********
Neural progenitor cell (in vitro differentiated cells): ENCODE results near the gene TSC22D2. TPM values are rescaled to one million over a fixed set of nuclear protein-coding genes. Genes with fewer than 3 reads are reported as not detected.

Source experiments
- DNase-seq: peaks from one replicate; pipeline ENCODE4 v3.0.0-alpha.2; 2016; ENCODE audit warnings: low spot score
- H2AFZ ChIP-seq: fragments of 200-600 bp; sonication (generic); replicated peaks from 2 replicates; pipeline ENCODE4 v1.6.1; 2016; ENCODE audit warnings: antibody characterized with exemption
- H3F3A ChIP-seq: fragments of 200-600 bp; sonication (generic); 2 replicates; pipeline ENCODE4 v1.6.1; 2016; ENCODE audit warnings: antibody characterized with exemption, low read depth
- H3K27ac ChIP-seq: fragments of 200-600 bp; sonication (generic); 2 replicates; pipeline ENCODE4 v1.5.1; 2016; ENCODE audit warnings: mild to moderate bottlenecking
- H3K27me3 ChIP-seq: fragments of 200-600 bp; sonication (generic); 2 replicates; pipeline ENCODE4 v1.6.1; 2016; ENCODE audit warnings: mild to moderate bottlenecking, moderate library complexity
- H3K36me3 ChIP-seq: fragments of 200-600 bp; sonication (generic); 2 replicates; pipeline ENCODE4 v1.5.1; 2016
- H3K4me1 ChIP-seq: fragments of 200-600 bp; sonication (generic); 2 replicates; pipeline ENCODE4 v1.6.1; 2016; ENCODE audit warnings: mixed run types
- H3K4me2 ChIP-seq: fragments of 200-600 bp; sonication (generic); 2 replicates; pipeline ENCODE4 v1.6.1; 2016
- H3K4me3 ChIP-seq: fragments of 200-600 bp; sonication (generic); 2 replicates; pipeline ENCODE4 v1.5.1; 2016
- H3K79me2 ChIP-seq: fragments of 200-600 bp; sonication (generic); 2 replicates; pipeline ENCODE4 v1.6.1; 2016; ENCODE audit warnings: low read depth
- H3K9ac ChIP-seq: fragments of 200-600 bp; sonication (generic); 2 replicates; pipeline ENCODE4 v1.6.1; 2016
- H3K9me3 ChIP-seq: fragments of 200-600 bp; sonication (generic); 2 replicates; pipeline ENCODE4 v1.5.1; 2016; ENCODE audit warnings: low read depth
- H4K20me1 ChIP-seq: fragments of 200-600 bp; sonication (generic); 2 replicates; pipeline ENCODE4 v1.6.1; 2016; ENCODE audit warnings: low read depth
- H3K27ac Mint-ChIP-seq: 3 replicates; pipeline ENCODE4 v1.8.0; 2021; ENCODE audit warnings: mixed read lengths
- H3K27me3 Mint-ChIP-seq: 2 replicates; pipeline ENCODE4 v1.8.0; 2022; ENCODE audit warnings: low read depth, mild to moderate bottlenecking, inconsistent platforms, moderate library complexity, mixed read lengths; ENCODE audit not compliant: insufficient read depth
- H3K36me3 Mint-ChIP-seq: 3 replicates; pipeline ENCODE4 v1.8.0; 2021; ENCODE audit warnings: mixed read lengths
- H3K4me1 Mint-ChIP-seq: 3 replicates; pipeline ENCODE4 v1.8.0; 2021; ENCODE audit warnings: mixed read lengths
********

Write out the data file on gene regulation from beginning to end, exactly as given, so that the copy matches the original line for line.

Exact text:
Neural progenitor cell (in vitro differentiated cells): ENCODE results near the gene TSC22D2. TPM values are rescaled to one million over a fixed set of nuclear protein-coding genes. Genes with fewer than 3 reads are reported as not detected.

Source experiments
- DNase-seq: peaks from one replicate; pipeline ENCODE4 v3.0.0-alpha.2; 2016; ENCODE audit warnings: low spot score
- H2AFZ ChIP-seq: fragments of 200-600 bp; sonication (generic); replicated peaks from 2 replicates; pipeline ENCODE4 v1.6.1; 2016; ENCODE audit warnings: antibody characterized with exemption
- H3F3A ChIP-seq: fragments of 200-600 bp; sonication (generic); 2 replicates; pipeline ENCODE4 v1.6.1; 2016; ENCODE audit warnings: antibody characterized with exemption, low read depth
- H3K27ac ChIP-seq: fragments of 200-600 bp; sonication (generic); 2 replicates; pipeline ENCODE4 v1.5.1; 2016; ENCODE audit warnings: mild to moderate bottlenecking
- H3K27me3 ChIP-seq: fragments of 200-600 bp; sonication (generic); 2 replicates; pipeline ENCODE4 v1.6.1; 2016; ENCODE audit warnings: mild to moderate bottlenecking, moderate library complexity
- H3K36me3 ChIP-seq: fragments of 200-600 bp; sonication (generic); 2 replicates; pipeline ENCODE4 v1.5.1; 2016
- H3K4me1 ChIP-seq: fragments of 200-600 bp; sonication (generic); 2 replicates; pipeline ENCODE4 v1.6.1; 2016; ENCODE audit warnings: mixed run types
- H3K4me2 ChIP-seq: fragments of 200-600 bp; sonication (generic); 2 replicates; pipeline ENCODE4 v1.6.1; 2016
- H3K4me3 ChIP-seq: fragments of 200-600 bp; sonication (generic); 2 replicates; pipeline ENCODE4 v1.5.1; 2016
- H3K79me2 ChIP-seq: fragments of 200-600 bp; sonication (generic); 2 replicates; pipeline ENCODE4 v1.6.1; 2016; ENCODE audit warnings: low read depth
- H3K9ac ChIP-seq: fragments of 200-600 bp; sonication (generic); 2 replicates; pipeline ENCODE4 v1.6.1; 2016
- H3K9me3 ChIP-seq: fragments of 200-600 bp; sonication (generic); 2 replicates; pipeline ENCODE4 v1.5.1; 2016; ENCODE audit warnings: low read depth
- H4K20me1 ChIP-seq: fragments of 200-600 bp; sonication (generic); 2 replicates; pipeline ENCODE4 v1.6.1; 2016; ENCODE audit warnings: low read depth
- H3K27ac Mint-ChIP-seq: 3 replicates; pipeline ENCODE4 v1.8.0; 2021; ENCODE audit warnings: mixed read lengths
- H3K27me3 Mint-ChIP-seq: 2 replicates; pipeline ENCODE4 v1.8.0; 2022; ENCODE audit warnings: low read depth, mild to moderate bottlenecking, inconsistent platforms, moderate library complexity, mixed read lengths; ENCODE audit not compliant: insufficient read depth
- H3K36me3 Mint-ChIP-seq: 3 replicates; pipeline ENCODE4 v1.8.0; 2021; ENCODE audit warnings: mixed read lengths
- H3K4me1 Mint-ChIP-seq: 3 replicates; pipeline ENCODE4 v1.8.0; 2021; ENCODE audit warnings: mixed read lengths